The next step is eight years past due and the most important component of a CIP. Investment for return. The future investment of dollars for sewer in our business districts will enable the town to receive a return on spending. We need to partner with the county and state to achieve infrastructure goals.

This year’s budget was about $7 million, including some capital projects, and town leaders had to pull from the fund balance in order to pay for the projects without  an increase in taxes. Do you feel this was the best course of action; would you have supported a tax increase to pay for the projects; or do you feel the town shouldn’t move forward with these projects at this time? Please explain why.

Eight years ago, Stallings had a fund balance of more than $5 million to be used for future growth or it should have been given back to the residents in a substantial tax reduction. The fund balance has been used more than once in the past eight years with only a small “token” tax reduction to residents. This was done for the purpose of future campaigning. I support using the fund balance for future growth projects that will give the town a return on investment. (Potter Road/Pleasant Plains intersection including storm water curb and gutter, sewer). I support the maintenance and public safety components of the CPI.   I do not support any tax increases in the future. With proper council guidance the town should be able to grow the tax base enough to support future controlled expenses and lower tax rates over time.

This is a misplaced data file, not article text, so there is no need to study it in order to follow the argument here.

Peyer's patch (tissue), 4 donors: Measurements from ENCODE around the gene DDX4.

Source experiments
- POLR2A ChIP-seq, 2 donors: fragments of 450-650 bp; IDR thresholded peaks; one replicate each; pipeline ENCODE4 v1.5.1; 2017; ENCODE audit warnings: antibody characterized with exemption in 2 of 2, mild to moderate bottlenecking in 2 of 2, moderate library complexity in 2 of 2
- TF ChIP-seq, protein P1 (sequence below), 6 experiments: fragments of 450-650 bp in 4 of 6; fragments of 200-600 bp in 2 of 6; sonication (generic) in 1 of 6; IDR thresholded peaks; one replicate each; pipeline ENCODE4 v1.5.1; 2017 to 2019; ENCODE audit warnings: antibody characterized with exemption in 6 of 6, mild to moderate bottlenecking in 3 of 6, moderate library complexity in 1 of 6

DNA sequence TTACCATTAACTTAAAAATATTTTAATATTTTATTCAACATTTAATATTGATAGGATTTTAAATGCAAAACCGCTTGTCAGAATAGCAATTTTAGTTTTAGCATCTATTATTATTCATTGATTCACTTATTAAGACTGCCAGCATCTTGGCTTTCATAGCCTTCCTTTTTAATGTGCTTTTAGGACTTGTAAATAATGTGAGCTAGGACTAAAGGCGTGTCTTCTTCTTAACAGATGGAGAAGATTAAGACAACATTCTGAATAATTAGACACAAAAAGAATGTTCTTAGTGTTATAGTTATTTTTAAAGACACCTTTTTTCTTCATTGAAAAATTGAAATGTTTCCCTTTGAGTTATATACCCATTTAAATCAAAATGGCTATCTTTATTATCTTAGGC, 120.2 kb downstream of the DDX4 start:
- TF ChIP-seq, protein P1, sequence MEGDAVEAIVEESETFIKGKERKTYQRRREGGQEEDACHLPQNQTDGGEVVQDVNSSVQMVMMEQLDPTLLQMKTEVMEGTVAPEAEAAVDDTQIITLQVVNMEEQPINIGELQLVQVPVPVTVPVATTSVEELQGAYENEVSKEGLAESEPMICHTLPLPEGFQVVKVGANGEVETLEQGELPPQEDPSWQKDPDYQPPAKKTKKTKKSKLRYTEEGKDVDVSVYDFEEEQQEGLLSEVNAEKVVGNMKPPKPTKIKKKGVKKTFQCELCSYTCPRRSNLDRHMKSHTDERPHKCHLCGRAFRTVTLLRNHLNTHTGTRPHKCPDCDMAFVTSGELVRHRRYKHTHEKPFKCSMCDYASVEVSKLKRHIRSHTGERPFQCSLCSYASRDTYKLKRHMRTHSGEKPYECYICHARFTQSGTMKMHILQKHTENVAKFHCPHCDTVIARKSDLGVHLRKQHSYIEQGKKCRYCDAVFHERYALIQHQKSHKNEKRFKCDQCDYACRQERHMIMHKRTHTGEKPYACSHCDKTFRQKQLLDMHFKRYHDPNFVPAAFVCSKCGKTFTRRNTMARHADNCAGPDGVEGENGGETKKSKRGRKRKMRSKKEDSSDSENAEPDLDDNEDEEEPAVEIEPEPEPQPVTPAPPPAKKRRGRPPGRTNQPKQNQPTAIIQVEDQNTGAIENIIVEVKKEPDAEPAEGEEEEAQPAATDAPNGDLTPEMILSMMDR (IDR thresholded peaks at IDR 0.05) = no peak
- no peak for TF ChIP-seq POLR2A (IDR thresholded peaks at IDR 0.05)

What are some other issues you feel town leaders should focus on in the coming years?

Town leaders should focus on repairing a governing body that can work for the future of all town residents. Leaders should work regionally with other jurisdictions and agencies to promote a good economic condition for Stallings. Future growth is limited and our government and expenses need to be, also.